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A good crop of mushrooms is predicted in South Yorkshire and the East Midlands this year– but a Sheffield expert has warned that you need to know your onions before going out foraging.
Scores of species are sprouting forth boosted by recent damp weather, but there’s no simple way of telling the tasty ones from those which are deadly. What is more TV cooking shows have sparked a greater interest in going out to pick edible fungi.
“Some gourmet species look very similar to lethal specimens like the Death Cap,”
said Dr Patrick Harding, who has studied the subject for 30 years, and who lives near High Storrs.
“The UK has over 4,000 different species so it can be bewildering. And just because a fungus is brightly coloured doesn’t necessarily mean its poisonous. Meanwhile the pure white Destroying Angel lives up to its name. The only way to identify them is to arm yourself with knowledge.”
Now the Forestry Commission has teamed up with Dr Harding, who has written books on fungi, to run workshops in 3,000 acre Sherwood Pines Forest Park, near Mansfield, on 19 and 29 October. He will lead a foray to collect samples and then shed light on the fungi fact and fiction. Workshops run from 11am to 3.30pm. Booking is required on 01623 822447 and the cost is £20 per person.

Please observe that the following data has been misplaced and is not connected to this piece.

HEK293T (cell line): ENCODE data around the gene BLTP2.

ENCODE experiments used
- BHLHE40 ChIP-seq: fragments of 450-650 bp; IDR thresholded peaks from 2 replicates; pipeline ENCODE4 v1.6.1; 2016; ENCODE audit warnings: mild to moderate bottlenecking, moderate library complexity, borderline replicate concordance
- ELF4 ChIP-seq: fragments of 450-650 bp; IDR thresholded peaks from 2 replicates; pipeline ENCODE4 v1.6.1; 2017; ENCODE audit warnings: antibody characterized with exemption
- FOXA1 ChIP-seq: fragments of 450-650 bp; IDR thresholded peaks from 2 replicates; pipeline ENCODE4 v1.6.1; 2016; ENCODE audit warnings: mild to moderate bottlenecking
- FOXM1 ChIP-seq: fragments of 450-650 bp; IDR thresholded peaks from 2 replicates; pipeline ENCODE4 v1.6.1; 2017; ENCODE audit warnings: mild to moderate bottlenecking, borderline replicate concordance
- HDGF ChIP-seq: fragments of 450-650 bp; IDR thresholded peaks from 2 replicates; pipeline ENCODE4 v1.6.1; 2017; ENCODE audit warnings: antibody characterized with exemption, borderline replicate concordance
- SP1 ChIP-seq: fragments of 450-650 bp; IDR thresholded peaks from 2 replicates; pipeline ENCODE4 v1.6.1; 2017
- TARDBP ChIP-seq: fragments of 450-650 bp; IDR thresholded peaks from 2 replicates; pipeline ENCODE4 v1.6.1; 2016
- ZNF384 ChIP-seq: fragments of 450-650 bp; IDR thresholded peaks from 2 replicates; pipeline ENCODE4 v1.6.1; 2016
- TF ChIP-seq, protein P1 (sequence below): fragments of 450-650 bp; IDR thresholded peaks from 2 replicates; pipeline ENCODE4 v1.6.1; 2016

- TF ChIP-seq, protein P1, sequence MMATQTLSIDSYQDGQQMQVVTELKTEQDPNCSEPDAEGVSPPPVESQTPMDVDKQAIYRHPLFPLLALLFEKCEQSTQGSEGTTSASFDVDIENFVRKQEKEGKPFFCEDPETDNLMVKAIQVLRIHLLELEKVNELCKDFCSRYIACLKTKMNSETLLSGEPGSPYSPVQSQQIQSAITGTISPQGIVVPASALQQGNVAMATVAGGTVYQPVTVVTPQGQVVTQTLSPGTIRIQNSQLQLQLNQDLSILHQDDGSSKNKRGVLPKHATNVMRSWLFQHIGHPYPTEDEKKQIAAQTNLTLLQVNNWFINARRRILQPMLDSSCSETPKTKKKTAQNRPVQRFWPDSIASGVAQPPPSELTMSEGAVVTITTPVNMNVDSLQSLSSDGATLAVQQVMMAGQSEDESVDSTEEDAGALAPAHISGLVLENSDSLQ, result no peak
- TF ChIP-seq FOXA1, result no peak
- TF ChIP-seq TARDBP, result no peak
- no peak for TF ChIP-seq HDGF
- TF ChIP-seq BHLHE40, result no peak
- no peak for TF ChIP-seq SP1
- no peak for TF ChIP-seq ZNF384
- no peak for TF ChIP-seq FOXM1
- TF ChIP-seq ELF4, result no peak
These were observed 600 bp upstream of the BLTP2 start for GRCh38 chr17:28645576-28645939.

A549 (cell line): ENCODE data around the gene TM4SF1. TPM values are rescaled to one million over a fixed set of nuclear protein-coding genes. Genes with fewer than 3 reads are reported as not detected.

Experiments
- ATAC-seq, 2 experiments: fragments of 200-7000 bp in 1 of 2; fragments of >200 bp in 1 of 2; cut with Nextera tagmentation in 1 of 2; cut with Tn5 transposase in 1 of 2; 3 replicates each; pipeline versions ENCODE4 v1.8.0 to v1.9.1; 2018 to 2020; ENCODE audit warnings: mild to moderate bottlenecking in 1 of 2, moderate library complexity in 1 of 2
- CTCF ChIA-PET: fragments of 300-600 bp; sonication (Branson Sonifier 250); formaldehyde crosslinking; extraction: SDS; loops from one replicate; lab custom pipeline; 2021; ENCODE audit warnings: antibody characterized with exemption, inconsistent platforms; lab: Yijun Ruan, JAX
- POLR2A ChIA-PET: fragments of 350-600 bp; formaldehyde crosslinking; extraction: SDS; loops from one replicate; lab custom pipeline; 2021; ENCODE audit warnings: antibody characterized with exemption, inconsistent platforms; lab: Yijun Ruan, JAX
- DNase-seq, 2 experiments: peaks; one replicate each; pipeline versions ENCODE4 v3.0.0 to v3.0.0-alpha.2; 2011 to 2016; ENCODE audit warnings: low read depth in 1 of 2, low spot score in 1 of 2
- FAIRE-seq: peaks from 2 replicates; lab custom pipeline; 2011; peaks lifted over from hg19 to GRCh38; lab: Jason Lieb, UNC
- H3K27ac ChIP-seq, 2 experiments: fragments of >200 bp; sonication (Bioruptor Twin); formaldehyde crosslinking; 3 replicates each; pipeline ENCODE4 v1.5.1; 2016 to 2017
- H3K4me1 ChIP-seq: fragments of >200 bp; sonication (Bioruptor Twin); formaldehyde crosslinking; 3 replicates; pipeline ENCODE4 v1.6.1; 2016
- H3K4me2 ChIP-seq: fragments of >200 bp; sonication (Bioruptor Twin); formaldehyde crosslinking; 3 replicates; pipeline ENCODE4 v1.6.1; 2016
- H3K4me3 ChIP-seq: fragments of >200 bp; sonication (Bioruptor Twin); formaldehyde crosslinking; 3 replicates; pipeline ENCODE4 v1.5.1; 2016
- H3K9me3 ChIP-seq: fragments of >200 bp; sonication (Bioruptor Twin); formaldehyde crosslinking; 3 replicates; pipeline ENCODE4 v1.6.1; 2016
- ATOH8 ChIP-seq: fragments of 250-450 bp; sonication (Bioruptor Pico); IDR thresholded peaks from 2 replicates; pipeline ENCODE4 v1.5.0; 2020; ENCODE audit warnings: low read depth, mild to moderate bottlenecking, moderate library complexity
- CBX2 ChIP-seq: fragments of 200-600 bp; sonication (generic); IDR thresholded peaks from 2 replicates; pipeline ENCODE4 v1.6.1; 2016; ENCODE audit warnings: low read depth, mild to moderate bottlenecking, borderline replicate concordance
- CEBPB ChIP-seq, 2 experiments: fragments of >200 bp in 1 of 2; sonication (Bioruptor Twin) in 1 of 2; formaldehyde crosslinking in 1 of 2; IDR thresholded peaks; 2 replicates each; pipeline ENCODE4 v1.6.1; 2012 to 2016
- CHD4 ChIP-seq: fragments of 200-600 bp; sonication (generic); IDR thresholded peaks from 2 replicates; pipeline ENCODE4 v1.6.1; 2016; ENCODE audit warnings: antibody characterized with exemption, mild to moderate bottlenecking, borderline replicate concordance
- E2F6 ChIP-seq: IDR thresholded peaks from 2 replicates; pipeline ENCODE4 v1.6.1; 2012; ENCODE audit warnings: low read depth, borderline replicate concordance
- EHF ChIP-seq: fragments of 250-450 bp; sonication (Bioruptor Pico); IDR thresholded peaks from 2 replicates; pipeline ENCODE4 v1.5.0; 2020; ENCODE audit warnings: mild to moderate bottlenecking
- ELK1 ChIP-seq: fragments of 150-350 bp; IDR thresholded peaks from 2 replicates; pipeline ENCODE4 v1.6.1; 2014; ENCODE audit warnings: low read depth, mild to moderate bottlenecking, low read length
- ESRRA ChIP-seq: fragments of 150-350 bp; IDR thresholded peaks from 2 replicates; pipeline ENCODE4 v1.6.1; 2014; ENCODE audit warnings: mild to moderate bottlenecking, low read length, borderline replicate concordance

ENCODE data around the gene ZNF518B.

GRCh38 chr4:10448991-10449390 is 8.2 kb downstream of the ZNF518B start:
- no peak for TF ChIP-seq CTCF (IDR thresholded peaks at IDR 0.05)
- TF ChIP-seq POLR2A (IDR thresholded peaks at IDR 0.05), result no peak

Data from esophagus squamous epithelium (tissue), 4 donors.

NOTE TO EDITORs
- Walkers should never pick and eat fungi unless it has been positively identified as harmless. Fungi also play a key role in the forest and should be picked sparingly and for personal consumption only.
- The Forestry Commission is the government department responsible in England for protecting, expanding and promoting the sustainable management of woods and forests and increasing their value to society and the environment. Forestry makes a real contribution to sustainable development, providing social and environmental benefits arising from planting and managing attractive, as well as productive, woodlands.
Media calls to Richard Darn on 0775 367 0038.